ZAM Interview: The Power of ForgeLight

While at GDC, Scott Hawkes interviewed Planetside 2's Senior Art Director Tramell Ray Isaac and Technical Director Ryan Elam.

Among the rolling hills of San Francisco, GDC returns with its roundtables, speeches, parties and general game related mayhem. As the area around the Moscone center became ever more frenetic today, I sat down with Sony Online Entertainment’s Tramell Ray Isaac, Senior Art Director and Ryan Elam, Technical Director to talk PlanetSide 2 and the engine they designed to make it roar, ForgeLight.

First of all I asked Tramell Ray Isaac what the ForgeLight engine brought to the table to allow him to assert his vision for the design of Auraxis and its combatants.

“I think because we developed ForgeLight along with PlanetSide 2, having that inside ability to guide the way the engine would be developed along with the game has been great for me because they’re making technology that runs and I want it to run and look good at the same time.

It’s been great because I can say “Hey what about this effect, what about this shader?” and they’ll say “Here’s how you could do it,” or “We could write a shader that would do this thing,” so it’s more of a toolbox of things that can be made, not necessarily that ForgeLight has everything now; but it’s the possibility of having everything someday which intrigues me the most as an artist.

We can stay competitive visually and at the same time allow Elam the freedom to run the game at whatever speed he needs to run it at, to have as many people on the screen as we want.

PlanetSide 2 being at the extreme as far as the number of people on the screen it makes every game below that, that much easier and that much better looking. So as long as we can make PlanetSide 2look good everything after that is just gravy.”

I asked Ryan Elam what the most challenging aspect had been in honing ForgeLight to be the engine beneath PlanetSide 2’s sleek exterior?

“The obvious, it’s been the number of people and number of vehicles on the screen at a reasonable frame rate. ForgeLight can run on modern hardware at 120 to 200 frames per second, then we drive it down, we throw on tons and tons of players doing crazy amounts of things, all the vehicles with physics.

You play a typical first person modern shooter and you see two or three vehicles running their physics simulations and we multiply that by 20 or 40 or 80. I’ve personally seen combat with 100 vehicles all running simulations on the client and that’s just a lot of work.

That’s really been the hardest part; it continues to be the hardest part. SOE is famous for being ambitious with our games, for basically trying to lead rather than follow. We all recognize that PlanetSide 2 was very ambitious in trying to get this many players onto the screen. I feel like we’re still working on that, we continue to iterate, to optimize to get more people on the screen, to make them render further out.”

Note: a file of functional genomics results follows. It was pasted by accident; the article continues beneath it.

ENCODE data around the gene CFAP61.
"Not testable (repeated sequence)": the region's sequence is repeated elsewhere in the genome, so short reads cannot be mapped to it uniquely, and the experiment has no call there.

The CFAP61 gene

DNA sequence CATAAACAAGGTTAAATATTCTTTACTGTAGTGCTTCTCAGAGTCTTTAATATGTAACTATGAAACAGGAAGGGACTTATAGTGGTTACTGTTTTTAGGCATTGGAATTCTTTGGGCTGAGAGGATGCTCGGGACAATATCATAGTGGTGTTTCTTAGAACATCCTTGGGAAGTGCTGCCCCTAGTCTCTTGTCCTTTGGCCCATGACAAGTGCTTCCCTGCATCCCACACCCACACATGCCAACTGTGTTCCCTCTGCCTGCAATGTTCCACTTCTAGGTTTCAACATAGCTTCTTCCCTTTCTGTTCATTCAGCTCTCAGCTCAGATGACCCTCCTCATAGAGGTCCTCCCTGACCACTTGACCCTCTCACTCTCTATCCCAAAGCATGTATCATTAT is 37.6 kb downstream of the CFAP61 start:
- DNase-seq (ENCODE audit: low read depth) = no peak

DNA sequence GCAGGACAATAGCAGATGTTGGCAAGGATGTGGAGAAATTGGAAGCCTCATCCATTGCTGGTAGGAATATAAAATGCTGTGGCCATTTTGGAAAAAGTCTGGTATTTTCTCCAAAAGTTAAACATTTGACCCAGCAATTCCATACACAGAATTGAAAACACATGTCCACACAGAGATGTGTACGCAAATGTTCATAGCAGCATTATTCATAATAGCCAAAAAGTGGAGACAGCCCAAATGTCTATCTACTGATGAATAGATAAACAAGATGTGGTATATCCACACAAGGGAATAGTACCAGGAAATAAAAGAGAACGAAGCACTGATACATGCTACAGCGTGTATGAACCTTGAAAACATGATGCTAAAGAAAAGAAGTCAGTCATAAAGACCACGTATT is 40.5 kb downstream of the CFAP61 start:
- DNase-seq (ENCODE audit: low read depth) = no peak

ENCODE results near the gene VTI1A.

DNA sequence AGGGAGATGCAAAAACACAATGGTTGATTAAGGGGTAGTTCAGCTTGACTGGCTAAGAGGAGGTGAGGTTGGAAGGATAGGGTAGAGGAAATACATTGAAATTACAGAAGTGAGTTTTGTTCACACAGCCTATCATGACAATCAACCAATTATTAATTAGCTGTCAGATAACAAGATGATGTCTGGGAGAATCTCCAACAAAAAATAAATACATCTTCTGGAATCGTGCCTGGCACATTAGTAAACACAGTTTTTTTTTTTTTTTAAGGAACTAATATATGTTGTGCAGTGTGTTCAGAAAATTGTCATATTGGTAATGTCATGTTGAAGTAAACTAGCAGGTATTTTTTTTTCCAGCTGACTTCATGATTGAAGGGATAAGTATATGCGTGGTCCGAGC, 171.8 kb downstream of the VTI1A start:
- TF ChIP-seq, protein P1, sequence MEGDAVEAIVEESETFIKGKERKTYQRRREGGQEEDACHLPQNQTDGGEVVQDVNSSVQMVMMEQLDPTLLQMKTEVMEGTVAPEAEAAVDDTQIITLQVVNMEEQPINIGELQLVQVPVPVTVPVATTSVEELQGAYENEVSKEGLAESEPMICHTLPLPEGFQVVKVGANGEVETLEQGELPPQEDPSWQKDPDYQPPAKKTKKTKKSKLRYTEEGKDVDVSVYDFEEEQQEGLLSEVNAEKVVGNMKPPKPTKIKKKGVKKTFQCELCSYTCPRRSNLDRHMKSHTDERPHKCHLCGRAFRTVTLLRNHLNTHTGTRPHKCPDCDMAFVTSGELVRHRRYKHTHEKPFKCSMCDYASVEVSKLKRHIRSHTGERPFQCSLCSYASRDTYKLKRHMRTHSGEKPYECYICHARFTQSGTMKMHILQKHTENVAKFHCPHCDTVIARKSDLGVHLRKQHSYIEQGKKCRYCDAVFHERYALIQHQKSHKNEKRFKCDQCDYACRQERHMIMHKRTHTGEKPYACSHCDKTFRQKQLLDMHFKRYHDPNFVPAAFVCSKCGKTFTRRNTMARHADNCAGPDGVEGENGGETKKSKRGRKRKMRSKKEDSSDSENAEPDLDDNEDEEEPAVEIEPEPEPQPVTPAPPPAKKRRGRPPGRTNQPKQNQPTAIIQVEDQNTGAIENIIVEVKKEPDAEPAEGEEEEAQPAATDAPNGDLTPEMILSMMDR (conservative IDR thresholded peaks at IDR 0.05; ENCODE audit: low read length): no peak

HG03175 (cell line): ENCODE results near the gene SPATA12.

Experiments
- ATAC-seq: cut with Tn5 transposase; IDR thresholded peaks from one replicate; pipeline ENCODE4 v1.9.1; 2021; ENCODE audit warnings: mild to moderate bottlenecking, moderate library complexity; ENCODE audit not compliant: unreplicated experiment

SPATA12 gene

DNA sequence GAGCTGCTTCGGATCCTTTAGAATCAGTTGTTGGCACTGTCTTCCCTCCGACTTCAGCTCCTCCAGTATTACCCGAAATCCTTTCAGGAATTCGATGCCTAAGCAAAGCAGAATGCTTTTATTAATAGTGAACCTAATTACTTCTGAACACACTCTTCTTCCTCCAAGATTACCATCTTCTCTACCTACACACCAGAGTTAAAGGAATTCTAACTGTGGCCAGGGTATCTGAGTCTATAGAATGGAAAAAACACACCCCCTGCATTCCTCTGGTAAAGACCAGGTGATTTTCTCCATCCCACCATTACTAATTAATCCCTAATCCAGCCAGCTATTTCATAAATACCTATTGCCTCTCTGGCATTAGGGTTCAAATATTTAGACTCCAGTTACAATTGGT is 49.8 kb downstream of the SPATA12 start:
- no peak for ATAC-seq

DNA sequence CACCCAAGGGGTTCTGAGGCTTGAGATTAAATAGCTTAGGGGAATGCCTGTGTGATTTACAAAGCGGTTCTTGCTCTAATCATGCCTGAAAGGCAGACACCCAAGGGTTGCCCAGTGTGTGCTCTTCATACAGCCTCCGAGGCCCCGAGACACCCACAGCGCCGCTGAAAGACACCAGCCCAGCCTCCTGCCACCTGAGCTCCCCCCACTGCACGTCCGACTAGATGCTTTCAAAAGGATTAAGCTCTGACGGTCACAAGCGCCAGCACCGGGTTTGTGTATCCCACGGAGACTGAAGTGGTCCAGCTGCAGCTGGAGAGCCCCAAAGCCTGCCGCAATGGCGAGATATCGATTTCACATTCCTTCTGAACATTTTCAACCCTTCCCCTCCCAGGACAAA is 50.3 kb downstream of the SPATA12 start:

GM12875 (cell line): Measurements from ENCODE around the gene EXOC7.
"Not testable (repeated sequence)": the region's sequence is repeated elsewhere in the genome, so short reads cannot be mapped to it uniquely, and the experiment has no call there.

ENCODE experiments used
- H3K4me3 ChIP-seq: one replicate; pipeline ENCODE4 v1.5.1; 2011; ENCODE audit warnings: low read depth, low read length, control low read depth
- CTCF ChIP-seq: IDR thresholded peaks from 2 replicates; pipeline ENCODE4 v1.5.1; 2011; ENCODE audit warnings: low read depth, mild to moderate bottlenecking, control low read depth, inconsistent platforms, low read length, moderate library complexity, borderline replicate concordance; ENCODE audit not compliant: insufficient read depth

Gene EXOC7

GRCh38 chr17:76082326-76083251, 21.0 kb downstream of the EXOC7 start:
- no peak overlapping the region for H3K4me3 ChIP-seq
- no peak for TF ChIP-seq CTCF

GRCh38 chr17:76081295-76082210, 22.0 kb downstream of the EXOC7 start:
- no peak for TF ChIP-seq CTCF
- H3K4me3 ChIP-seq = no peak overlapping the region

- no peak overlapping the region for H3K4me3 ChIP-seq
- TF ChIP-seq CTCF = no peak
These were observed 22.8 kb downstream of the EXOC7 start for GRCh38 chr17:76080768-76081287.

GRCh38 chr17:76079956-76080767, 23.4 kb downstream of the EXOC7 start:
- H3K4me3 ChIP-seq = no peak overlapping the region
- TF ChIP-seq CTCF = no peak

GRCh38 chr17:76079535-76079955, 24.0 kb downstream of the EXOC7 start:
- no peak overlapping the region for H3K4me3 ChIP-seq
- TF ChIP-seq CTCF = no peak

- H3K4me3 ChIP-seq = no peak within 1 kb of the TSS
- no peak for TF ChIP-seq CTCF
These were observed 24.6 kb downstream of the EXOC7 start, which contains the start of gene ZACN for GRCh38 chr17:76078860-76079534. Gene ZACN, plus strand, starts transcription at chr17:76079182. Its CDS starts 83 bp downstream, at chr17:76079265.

With such ambition and the potential the developers see ForgeLight unleashing, Tramell, just where would the focus go next?

“I think just getting more fantastic with it. First time around, from inception to launch, is more about developing the toolsets, making sure everything runs, making sure we get a good variety of things. Now comes a time where we say “All right, these things worked and these things didn’t; let’s do more of this, let’s experiment with more of these things we know,” and that’s going to allow us to push it a little bit further.

Moving forward one of the things we’re doing visually is going back and improving things we’ve already put out, then everything moving forward should have that level of polish, that much more animation, that much more shader work on top of it, because we already know that these things fit.

It’s not like we’re pushing the engine any harder, we’re just making things we know can look even that much better. We’ve got a lot of room to grow; the way ForgeLight is designed it allows us to be future proof so two years from now it’s going to look even better with systems that are able to run it on ultra.

Very few people are able to run it on ultra, with different frame rates. So I think even moving forward into 2014 and 2015, visually PlanetSide 2 is going to be extremely compelling and even then some because we’ll continue to add and continue to improve those shaders to make things look even more realistic, hopefully willing this guy continues to give us more features that allow us to stay competitive visually.

I think the sky’s the limit. We’re working on a lava continent and a swamp continent at the same time right now. I think Hossin is probably going to come out this year, which gives you a different look.

Every continent that we’ve created so far is completely different than the others visually as well as the design, terrain and how you play that map, so we can continue that theme with Hossin and give a different look and feel as well as a different play experience.”

Next Up: Technical Challenges and ForgeLight's Future on Page 2->

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